I love waterfalls for their their sheer, gushing weight and wonder.
My first sighting of a serious waterfall was Victoria Falls on the border of Zimbabwe and Zambia. The locals call it "Amanza Adumayo," which translated means, the "smoke that thunders." Aptly named. The mighty deposit of Zambezi River water causes an immense cloud of mist to sit above the falls and engulf the onlookers.
No less majestic are the Niagra Falls, which can be viewed from either Canada or the United States. There is great contention as to whose view is more spectacular, but one thing is for sure, the view is greatly enhanced if you are simultaneously eating a pile of buffalo wings from Buffalo, New York, even if they have been smuggled over the border back to Canada, like my friend Mike Holmes did for us!
Some people, however, do not simply stare at the spectacle of a waterfall. They find ways to harness its power. I received a stunning water color painting of a waterfall by my friend Sean Barrett for my 40th birthday. To be precise, it was actually of a flour mill above a waterfall. The mill is more visible than the falls. It’s a mill that my father has restored in the last five years with the help of some of his engineer friends. some scuba divers and the South African Airforce.
The mill was built as part of the Reichenau mission by a trapist monk named Abbot Frances Pfanner in 1887. The turbines of the mill are under the waterfall, and the velocity of the tumbling cascades drive the turbines, which empower the mill to grind flour from wheat grown in the area. For many years the mill was the primary processor of wheat into flour, but over the past few decades, the turbines stopped working and the mill became a beautiful but broken relic – little more than a majestic room with a view. Until my father began dreaming and planning to restore the turbines. That required the help of an S.A. airforce helicopter, some dedicated engineers, and some intrepid scuba divers who dived down under the falls, unbolted the turbines, got them lift out of the water, flown away to a workshop, restored, flown back, and bolted back in place. On our last trip out to S.A. my dad took us to see the mill, which was beautiful, but more importantly, fully functional.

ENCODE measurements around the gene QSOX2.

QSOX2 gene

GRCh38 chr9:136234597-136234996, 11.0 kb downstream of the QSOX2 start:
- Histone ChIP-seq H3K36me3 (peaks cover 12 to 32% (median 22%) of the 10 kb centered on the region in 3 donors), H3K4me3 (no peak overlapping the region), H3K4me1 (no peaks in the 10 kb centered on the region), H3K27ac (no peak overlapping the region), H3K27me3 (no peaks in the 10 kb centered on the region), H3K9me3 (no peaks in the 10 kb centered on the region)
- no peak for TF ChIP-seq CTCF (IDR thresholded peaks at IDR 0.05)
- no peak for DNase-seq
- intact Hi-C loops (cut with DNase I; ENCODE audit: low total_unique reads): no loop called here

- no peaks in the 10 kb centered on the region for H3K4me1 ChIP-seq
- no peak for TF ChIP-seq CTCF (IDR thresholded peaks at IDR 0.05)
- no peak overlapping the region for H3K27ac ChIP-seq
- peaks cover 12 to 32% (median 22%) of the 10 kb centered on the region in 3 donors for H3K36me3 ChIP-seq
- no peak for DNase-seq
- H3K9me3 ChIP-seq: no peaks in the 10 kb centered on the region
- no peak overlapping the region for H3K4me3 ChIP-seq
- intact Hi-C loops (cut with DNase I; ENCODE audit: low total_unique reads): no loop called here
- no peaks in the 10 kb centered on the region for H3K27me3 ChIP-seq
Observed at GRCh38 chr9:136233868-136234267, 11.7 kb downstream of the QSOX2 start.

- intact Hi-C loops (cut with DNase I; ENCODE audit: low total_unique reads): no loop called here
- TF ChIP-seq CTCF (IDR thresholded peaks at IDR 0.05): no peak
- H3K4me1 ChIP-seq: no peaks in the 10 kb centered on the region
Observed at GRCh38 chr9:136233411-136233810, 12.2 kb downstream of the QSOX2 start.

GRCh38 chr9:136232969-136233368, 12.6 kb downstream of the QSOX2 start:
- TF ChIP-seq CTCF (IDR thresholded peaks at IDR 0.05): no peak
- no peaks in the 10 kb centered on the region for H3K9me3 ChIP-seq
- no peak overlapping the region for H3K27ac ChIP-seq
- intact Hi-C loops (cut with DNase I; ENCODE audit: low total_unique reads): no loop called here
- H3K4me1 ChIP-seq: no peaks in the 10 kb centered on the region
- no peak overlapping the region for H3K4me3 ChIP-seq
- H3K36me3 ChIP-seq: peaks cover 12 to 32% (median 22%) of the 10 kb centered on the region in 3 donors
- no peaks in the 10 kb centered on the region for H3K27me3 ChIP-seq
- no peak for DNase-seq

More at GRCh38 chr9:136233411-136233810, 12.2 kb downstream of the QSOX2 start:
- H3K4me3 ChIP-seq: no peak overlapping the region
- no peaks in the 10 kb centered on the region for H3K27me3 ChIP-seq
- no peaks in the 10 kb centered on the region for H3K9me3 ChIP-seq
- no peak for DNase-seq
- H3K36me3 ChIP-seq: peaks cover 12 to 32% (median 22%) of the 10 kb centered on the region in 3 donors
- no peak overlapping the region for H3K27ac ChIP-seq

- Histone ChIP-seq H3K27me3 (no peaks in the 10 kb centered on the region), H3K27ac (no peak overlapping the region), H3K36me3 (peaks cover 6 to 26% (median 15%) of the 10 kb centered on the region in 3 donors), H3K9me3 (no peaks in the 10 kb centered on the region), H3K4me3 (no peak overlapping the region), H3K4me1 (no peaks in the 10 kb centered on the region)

For me, this is a metaphor of what it means to receive apostolic ministry gifts into the life of the church, like we have received these last few weeks. It has been a weighty deposit of Jesus power, majesty and beauty. But can it be more to us than a 'two-week-wonder?'
Some of us have viewed outside ministry coming in to a church as informers to teach us something profound, or 'performers' to show us something spectacular. But Paul says they are imparters (Romans 1:11) - sharing spiritual gifts with us to make us strong and equippers (Ephesian 4:11) – training us for works of service.
No doubt we have had some amazing times as they have ministered. Many have understood the grace of God and the Father's heart in fresh ways. Numerous people have been physically healed. There have been stories of people being set healed of emotional scars they have carried for years, and others who have encountered the presence of God like never before.
But the job of Ephesians 4 ministry is only done when a church begins to walk in the gifts it has experienced. The waterfall is not just for admiring. It is meant to turn the turbines, which power the flour mill, which puts bread on the table of hungry people.
Can we ensure that the powerful deposit of apostolic ministry that we have enjoyed are not just impressing the saints with works of wonder, but that they are equipping the saints for works of service? The waterfall is for the flour mill. I pray that these past few weeks would empower us all to serve Jesus, his church and His mission.
p.s. Rynelle and I leave today for a two week trip to minister in two churches in the Far East. One is in Singapore and the other is in Vietnam. We have returned each year to encourage these churches for a few years now, and are loving seeing them walk with greater strength and vision each year. Please pray for us as we go, and keep the flour mill turning at home!